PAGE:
start typing and results will show

or press esc

We may be specks of dust on a soap-bubble universe, but that speck of dust contained something that was the mind and spirit of man.

Jawaharlal Nehru, ‘The Progress of Science’, Address to the National Academy of Sciences at their seventh annual meeting at Allahabad on March 5, 1938

This commemorative postage stamp was created to mark the 25th anniversary of Indian independence, depicting two of those most associated with it: Mahatma Gandhi and Jawaharhal Nehru. As Indira Gandhi, then Prime Minister of India and Nehru’s daughter, remarked on the stamp’s release, ‘in spite of all their external divergence’ the two men were ‘comrades in revolution and the remaking of man’. And in fact, both had connections to the organised humanist movement: Gandhi as an admirer of the Ethical movement, and Nehru as a self-described humanist who enshrined secularism and humanism in India’s constitution. Both saw the power of emphasising shared humanity across political, religious, and caste divisions, which is a message at the heart of the humanist approach, and was embodied in their own friendship.

Nehru was elected leader of the Indian National Congress in 1929, and became – alongside Gandhi – prominent in agitations for independence from Britain, imprisoned nine times during the 1930s and 1940s. After playing a significant part in the negotiations which led to India’s independence, he became its first Prime Minister in 1947. When Gandhi was assassinated the following year, Nehru noted his profound influence on the country and the world at large, saying: ‘all of us became somewhat of the stuff that he was made of’.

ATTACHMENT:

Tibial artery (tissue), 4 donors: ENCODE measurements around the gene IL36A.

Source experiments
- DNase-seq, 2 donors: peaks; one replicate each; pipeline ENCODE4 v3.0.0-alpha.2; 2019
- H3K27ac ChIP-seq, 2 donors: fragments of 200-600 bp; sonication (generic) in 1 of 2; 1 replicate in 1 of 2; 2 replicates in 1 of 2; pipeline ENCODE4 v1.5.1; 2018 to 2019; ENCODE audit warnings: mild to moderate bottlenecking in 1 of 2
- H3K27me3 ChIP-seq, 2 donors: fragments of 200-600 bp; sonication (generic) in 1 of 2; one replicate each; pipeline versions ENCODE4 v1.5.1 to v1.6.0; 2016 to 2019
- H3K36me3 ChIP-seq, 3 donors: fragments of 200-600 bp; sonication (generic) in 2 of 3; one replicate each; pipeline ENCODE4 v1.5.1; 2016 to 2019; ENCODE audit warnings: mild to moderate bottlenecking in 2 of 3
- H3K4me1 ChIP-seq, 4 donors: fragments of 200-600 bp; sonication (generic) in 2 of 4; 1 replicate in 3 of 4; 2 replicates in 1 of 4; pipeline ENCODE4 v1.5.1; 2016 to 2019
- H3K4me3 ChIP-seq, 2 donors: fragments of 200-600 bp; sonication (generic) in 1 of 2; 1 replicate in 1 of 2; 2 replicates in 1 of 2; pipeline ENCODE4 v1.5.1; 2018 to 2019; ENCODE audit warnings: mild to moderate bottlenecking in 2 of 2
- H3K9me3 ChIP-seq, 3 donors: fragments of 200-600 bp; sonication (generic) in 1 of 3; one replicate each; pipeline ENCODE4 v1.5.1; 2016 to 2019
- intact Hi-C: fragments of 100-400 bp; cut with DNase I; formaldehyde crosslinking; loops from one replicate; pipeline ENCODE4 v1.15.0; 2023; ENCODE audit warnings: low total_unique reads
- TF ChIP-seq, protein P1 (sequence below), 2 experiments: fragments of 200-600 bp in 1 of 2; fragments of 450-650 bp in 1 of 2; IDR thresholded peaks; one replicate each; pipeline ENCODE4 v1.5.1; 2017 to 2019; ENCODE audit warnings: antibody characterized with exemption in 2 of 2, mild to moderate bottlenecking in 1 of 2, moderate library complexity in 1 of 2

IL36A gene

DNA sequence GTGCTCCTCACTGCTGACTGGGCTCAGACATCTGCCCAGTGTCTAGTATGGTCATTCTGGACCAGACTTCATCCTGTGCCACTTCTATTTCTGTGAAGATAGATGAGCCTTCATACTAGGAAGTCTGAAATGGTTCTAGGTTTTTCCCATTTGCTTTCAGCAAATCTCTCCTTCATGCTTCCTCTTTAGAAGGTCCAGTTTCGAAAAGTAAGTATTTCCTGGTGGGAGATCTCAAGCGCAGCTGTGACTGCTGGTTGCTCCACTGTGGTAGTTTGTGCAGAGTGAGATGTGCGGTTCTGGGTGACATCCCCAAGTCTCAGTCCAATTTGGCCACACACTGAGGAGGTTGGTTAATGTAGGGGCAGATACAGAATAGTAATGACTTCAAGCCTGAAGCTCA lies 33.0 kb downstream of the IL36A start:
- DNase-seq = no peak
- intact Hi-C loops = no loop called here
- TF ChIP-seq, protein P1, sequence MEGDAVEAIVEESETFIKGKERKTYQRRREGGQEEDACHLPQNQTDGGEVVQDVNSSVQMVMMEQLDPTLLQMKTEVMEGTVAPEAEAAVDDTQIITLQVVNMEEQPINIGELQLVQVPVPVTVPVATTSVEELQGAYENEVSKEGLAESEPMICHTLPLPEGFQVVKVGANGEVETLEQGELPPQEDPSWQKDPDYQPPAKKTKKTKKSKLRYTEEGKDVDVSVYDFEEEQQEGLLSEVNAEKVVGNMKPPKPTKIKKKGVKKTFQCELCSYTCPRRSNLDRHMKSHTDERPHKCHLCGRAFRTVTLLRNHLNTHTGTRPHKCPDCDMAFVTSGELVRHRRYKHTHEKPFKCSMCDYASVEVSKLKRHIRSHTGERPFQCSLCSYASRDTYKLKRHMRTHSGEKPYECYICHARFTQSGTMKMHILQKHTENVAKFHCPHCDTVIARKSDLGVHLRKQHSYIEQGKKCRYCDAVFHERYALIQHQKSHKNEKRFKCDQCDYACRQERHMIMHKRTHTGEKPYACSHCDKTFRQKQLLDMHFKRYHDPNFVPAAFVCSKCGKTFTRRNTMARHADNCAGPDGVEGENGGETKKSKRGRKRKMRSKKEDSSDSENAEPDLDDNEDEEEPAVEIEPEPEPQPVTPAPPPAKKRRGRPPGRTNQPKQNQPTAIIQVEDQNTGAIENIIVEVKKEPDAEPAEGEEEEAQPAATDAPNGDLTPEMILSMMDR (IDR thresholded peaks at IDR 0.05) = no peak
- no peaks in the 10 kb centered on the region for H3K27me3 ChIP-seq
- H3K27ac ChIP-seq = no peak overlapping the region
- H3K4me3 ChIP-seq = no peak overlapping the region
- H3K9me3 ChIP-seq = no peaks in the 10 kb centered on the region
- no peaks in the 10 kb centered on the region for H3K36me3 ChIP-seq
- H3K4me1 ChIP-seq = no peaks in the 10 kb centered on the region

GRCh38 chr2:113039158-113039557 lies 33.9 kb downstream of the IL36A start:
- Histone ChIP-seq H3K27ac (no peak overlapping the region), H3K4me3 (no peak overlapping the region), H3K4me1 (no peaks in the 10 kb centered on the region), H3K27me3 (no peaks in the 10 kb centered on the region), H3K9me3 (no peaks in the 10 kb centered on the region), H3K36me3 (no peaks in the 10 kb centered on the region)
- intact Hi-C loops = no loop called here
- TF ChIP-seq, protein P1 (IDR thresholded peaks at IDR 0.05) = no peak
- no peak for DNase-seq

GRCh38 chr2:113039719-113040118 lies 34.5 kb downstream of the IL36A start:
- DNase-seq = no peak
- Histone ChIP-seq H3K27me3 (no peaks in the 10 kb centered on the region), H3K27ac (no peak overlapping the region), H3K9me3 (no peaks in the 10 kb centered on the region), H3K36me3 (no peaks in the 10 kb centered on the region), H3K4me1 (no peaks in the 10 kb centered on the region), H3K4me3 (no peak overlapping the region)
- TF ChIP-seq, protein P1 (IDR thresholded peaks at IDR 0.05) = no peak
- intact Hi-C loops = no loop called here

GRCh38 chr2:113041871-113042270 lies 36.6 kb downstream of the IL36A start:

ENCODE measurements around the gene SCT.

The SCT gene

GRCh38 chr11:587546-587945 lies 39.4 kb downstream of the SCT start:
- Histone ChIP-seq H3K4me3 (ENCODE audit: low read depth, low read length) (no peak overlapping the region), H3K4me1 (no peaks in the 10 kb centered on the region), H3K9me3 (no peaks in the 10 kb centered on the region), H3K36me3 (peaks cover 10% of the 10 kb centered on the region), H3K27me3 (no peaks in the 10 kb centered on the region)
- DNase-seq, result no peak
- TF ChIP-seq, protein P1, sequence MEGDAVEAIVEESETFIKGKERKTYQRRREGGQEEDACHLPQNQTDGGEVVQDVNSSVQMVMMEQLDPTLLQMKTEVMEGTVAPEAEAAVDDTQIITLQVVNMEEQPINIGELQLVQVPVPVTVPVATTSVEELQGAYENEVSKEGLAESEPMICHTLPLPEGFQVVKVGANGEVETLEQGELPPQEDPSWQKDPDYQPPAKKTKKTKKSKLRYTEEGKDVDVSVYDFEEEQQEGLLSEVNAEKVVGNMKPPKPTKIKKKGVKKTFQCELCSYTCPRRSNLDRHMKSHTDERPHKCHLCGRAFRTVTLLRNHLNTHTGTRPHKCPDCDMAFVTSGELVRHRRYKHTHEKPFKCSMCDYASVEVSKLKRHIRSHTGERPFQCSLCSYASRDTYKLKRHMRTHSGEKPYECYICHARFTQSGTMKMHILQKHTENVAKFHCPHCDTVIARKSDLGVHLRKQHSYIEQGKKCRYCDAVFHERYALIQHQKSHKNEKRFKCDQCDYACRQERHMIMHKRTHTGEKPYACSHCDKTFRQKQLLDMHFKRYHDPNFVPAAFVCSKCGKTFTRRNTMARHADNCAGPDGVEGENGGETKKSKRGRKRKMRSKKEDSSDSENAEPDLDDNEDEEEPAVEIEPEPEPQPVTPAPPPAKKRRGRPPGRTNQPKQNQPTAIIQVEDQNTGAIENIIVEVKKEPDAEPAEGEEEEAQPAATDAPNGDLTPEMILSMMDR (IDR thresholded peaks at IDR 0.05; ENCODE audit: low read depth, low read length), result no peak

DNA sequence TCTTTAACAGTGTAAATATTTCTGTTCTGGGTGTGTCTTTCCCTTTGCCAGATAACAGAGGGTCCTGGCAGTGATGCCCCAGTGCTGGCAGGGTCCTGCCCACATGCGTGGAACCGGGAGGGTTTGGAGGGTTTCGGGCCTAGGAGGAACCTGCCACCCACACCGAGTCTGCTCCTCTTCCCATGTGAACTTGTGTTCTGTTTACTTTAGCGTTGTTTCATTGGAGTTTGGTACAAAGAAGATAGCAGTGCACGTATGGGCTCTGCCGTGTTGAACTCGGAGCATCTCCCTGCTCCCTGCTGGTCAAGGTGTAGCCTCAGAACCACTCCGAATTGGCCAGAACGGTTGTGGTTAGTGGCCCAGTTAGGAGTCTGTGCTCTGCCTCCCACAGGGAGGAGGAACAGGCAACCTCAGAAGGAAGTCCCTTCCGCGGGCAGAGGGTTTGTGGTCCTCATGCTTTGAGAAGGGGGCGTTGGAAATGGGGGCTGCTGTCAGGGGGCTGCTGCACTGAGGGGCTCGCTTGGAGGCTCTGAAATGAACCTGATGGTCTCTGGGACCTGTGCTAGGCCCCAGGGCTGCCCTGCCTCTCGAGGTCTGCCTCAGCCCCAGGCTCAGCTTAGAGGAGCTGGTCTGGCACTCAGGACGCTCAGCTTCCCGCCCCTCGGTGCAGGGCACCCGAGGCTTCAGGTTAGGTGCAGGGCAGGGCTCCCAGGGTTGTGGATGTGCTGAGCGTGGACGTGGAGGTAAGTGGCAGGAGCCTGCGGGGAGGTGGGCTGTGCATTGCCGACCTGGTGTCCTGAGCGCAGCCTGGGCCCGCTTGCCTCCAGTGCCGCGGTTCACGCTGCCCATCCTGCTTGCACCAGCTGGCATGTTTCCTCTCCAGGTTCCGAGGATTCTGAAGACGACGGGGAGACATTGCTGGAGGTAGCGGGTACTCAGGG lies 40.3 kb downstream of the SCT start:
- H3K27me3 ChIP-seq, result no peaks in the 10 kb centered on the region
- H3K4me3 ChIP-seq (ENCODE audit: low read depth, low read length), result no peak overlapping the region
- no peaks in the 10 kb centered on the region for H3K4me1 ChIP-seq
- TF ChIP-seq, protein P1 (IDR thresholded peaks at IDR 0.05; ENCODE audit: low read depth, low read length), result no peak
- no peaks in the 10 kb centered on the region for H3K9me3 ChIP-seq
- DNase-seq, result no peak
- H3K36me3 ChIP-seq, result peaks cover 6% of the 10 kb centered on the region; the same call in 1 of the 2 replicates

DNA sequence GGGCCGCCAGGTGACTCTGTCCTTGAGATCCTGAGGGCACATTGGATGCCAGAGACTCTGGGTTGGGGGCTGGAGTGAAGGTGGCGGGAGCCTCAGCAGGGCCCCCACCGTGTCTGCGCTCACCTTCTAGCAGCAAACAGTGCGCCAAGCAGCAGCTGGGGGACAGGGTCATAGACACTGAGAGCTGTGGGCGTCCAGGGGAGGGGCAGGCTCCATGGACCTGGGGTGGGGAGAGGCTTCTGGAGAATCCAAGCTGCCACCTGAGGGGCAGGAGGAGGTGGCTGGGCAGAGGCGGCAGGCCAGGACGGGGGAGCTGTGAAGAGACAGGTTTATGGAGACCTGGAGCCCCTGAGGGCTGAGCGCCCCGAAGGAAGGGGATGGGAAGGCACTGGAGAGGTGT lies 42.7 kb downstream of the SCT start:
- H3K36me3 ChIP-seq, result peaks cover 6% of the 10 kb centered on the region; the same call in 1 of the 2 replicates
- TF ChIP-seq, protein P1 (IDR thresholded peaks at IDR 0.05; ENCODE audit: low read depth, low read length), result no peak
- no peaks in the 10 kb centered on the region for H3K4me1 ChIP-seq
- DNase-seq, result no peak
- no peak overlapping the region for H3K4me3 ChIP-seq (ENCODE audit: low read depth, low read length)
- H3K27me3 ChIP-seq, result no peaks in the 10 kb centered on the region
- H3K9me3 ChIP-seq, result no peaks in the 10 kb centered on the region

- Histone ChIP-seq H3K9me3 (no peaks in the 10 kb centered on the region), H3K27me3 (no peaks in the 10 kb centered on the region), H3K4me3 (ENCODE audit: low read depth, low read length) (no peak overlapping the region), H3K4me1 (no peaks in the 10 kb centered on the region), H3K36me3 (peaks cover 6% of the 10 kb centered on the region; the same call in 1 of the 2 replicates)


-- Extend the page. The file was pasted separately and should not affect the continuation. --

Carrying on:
Nehru was committed to a secular democracy, and the constitution of India makes it:

the duty of every citizen of India… to promote harmony and the spirit of common brotherhood amongst all the people of India transcending religious, linguistic and regional or sectional diversities… to develop the scientific temper, humanism and the spirit of inquiry and reform.

Nehru saw the cultivation of these qualities as the way forward, and as part of the heritage of India. Elsewhere he had written of how Gandhi, and Rabindranath Tagore before him, ‘forced the people in some measure out of their narrow grooves of thought and made them think of broader issues affecting humanity’. In the image of Gandhi and Nehru on this stamp, we are reminded of a friendship which transcended difference to unite in action, and a longer history of Indian humanists’ national and international work for powerful social change, rooted in a rich tradition of rationalism and scepticism in India stretching back to the ancient world.

Made by Heritage Creative